James Cameron-Wilson casts his eye down the UK box office top ten, with Dumbo regaining top spot as the holidays begin, pushing Shazam! to #2 spot. Wonder Park debuts at #3, the Hellboy remake is at #4, highly-regarded Wild Rose makes it in at #6 and Little, with the youngest executive producer ever in Hollywood, is at #8. For home release, James looks at the Blu-Ray release of One, Two, Three. Billy Wilder's 1961 Berlin-set comedy stars James Cagney in his last major role and, James says, is due to a re-evaluation.
James Cameron-Wilson runs his eye down the UK box office chart, with age-shift superhero movie Shazam! pushing Dumbo from the front spot, a new Pet Semetary at #3 and French-directed western The Sisters Brothers clocking in at #9. Out for home release is Mary Poppins Returns, which will no doubt fly off the shelves and 1952 Finnish classic The White Reindeer, which might have a little more trouble getting into the air.
James Cameron-Wilson discusses the latest UK box office chart, with Tim Burton's new version of Dumbo trampling all underfoot, pushing Captain Marvel down to second position. What is NOT in the charts, however, is The Highwaymen with Woody Harrelson and Kevin Costner. As the tale of cops on the trail of Bonnie & Clyde was made by Netflix, some cinema chains are boycotting it. James discusses the cinema vs. streaming war. His DVD of the week is Mektoub, My Love from Abdellatif Kechiche (Blue Is The Warmest Colour).
With Captain Marvel still in pole position at the UK box office, James Cameron-Wilson looks at Us, Jordan Peele's new horror film, his follow-up to Get Out, which enters at #2. The White Crow, Ralph Fiennes's film about Rudolf Nureyev, is at #7 and romantic weepie Five Feet Apart debuts at #10. James's DVD of the week is Oscar-nominated Japanese film Shoplifters. Also recommended is German's most expensive TV series ever, Babylon Berlin, a detective tale set in the days of the Weimar Republic from, among others Tom Tykwer.
James Cameron-Wilson examines the UK box office chart, topped by Captain Marvel for the second week. UK comedy drama Fisherman's Friends enters at #2 while What Men Want, a remake of the Mel Gibson film What Women Wan, debuts at #3. James's DVD of the week is the Steve McQueen film Widows, starring Viola Davis and Liam Neeson. It, too, is a remake, of a Lynda La Plante 80s UK TV series.
James Cameron-Wilson looks at the box office phenomenon that is Captain Marvel, taking nearly £13m in its first weekend and disproving, as with Wonder Woman, the traditional Hollywood studio view that films with female leads do not succeed with the general public. With no other new film making the top ten (Everybody Knows with Javier Bardem and Penelope Cruz made only #13), James's DVD of the week was Sink The Bismarck, the 1960 film starring Kenneth More.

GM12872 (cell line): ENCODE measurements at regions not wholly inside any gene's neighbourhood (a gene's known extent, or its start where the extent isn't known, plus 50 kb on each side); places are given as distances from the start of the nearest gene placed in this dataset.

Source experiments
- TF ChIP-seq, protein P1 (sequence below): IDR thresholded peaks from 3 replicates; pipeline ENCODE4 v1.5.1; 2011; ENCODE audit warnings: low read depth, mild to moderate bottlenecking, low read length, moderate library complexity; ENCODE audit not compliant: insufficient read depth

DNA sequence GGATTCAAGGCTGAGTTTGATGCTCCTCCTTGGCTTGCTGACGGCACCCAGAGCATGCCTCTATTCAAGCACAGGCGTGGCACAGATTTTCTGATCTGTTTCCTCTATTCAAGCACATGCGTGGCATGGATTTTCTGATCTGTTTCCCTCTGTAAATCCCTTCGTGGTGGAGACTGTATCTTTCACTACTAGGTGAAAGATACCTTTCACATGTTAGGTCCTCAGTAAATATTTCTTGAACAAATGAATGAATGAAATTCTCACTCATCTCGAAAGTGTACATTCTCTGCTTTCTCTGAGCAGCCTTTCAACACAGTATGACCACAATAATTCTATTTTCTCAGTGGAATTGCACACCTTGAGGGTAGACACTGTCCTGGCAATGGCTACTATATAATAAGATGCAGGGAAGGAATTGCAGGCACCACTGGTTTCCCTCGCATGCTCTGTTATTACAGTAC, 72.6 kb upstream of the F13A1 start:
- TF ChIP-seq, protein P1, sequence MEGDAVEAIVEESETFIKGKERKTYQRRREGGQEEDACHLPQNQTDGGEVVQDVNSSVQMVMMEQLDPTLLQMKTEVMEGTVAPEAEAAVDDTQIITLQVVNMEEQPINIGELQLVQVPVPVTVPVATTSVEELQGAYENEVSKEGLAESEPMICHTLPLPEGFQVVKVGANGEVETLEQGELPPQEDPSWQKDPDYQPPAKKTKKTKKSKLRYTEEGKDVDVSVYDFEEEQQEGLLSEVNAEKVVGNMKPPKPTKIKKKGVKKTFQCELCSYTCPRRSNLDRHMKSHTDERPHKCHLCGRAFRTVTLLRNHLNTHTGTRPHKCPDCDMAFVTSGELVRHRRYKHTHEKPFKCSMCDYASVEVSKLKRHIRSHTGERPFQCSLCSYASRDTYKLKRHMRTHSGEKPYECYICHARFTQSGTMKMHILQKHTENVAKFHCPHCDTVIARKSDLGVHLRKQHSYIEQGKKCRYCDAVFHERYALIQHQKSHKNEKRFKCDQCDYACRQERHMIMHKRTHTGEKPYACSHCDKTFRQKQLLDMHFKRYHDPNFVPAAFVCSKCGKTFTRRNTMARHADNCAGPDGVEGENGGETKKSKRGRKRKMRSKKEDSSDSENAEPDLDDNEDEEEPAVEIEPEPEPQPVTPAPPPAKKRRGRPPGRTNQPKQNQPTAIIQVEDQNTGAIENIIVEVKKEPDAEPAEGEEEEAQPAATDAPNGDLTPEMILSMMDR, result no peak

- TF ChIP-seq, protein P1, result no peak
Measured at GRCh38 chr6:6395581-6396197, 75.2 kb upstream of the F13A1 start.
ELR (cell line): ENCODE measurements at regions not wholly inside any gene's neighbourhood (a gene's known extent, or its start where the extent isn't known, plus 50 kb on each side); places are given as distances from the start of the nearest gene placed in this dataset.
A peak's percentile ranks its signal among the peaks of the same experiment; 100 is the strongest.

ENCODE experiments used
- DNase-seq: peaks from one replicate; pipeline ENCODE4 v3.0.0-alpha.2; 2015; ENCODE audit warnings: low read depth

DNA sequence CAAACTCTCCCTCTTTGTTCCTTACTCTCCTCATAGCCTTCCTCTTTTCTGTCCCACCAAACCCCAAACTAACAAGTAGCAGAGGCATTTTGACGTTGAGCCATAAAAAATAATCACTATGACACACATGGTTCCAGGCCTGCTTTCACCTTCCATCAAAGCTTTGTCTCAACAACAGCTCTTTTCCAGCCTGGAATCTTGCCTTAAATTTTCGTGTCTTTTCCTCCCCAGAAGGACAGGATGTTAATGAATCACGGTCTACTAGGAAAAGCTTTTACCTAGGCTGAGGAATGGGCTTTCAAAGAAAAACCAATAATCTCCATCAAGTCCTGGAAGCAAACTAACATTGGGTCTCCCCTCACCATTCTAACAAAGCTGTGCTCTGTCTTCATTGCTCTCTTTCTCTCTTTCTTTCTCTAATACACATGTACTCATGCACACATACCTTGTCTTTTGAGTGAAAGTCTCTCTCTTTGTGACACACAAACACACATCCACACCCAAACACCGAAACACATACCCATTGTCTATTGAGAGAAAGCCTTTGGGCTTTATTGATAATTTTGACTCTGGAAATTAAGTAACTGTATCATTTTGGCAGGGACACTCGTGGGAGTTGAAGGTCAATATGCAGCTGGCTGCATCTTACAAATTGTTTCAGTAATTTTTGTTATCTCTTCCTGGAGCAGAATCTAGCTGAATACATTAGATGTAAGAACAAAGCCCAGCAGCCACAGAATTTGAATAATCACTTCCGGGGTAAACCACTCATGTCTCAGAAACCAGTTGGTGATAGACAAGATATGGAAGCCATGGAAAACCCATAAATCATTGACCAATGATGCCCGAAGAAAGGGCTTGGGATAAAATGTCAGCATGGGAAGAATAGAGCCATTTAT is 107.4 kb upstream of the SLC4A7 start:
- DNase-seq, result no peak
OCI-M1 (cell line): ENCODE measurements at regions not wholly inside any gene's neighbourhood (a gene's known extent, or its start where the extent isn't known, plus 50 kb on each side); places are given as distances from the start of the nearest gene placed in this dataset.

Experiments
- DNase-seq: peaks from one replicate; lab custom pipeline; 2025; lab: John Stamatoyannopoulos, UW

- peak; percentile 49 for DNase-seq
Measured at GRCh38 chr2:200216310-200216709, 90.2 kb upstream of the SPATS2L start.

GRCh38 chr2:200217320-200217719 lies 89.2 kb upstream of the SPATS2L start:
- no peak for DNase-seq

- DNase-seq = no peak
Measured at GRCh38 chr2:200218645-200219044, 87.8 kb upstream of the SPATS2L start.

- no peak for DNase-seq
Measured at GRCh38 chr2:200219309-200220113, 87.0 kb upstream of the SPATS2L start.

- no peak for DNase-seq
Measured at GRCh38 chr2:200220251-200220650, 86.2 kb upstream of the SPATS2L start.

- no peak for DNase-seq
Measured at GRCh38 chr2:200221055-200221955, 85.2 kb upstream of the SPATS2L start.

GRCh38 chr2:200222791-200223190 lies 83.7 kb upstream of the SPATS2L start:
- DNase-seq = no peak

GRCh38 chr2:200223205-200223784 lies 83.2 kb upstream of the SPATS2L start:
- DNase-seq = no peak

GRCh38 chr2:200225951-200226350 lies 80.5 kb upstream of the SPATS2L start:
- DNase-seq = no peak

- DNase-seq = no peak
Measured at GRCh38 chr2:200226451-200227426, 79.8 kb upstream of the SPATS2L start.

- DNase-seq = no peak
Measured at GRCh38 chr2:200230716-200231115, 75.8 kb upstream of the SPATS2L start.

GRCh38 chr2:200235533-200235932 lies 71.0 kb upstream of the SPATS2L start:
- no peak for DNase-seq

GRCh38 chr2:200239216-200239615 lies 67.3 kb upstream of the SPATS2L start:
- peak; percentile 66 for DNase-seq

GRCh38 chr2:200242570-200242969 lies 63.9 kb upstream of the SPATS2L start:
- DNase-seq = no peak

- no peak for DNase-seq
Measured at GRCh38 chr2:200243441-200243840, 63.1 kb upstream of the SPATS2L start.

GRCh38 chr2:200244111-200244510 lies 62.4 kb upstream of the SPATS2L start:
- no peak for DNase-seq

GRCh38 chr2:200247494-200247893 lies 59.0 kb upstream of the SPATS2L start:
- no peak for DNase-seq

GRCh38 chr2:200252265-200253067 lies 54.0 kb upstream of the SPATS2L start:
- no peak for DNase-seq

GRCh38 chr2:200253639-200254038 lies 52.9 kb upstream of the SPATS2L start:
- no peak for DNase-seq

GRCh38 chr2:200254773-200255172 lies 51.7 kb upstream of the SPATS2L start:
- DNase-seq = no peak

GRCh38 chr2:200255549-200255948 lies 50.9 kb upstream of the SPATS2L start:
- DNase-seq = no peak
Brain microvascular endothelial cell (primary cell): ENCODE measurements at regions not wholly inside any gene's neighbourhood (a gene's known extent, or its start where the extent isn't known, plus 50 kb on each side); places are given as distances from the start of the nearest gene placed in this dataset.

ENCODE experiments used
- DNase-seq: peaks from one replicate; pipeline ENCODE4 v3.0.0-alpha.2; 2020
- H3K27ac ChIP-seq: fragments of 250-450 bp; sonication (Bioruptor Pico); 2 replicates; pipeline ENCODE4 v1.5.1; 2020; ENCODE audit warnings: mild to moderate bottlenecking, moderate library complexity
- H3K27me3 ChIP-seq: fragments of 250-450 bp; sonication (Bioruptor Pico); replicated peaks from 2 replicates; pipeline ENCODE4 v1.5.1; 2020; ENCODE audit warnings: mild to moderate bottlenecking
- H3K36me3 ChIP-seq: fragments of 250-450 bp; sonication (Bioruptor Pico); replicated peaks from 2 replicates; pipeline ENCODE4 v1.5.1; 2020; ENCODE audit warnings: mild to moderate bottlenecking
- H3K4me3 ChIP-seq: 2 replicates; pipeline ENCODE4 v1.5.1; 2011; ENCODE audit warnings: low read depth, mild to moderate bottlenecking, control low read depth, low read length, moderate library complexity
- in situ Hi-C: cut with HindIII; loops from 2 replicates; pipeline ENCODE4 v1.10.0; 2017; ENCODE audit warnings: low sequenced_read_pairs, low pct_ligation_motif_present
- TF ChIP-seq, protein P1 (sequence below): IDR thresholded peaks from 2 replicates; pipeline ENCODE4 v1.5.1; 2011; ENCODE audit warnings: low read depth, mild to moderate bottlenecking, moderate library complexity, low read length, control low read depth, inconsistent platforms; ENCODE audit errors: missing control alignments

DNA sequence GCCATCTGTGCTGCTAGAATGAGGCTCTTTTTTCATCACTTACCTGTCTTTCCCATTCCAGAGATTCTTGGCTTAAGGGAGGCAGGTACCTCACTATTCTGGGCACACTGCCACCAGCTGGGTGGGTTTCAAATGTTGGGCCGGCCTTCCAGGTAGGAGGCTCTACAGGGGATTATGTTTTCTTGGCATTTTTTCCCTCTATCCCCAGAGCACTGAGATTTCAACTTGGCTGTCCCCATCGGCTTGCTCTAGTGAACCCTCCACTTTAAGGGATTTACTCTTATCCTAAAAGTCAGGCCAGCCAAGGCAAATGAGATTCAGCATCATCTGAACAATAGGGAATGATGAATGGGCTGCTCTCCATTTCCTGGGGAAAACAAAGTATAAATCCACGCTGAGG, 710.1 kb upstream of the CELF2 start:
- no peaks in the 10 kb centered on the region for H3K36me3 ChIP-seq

James Cameron-Wilson lavishes praise on Stephen Merchant's #1 entry at the box office, Fighting With My Family, which pushes the new Lego Movie into second place. Another British entry, The Aftermath, with Keira Knightly, entes at #6. What They Had with Hilary Swank only makes #38. He explains why nobody knows the true figures for turkey Serenity with Matthew McConaughey and Anne Hathaway. His DVD of the week is the controversial Lars von Trier film The House That Jack Built.
James Cameron-Wilson dissects the UK box office figures from half-term week, with the top new film, Liam Neeson in Cold Pursuit, only coming in at #6. In at #8 is On The Basis of Sex while Oscar-nominated foreign movie Capernaum, one of James’s favourite films of the past year, can only manage a debut at #15. James reviews for home release crowd-pleaser Bohemian Rhapsody, which did so well at the recent Oscars, the results of which James analyses. Next week, we find out what effect, if any, the Oscars have had on the box office.
James Cameron-Wilson looks at the latest UK box office numbers, reviewing new movies Instant Family, Happy Death Day 2 U and The Kid Who Would Be King. He laments the fact that the drama about war reporter Marie Colvin, played by Rosamund Pike, who got a Golden Globe nomination, only limped in at #13 in the chart. He also reviews for home release - and recommends highly - the documentary RBG about Supreme Court Justice Ruth Bader Ginsburg.
James Cameron-Wilson, with sinking heart, looks at the UK box office, with Lego Movie 2 at #1, Alita: Battle Angel at #2 and How to Train Your Dragon 3 at #3. The new Kenneth Branagh film about Shakepeare's last days All Is True could only limp in at #10. James ponders the BAFTA results and reviews for home entertainment the 1955 film Picnic with William Holden and Kim Novak. Scandalous in its day and OTT in much of its acting, it's an indication of just how much has changed in the past 60 years.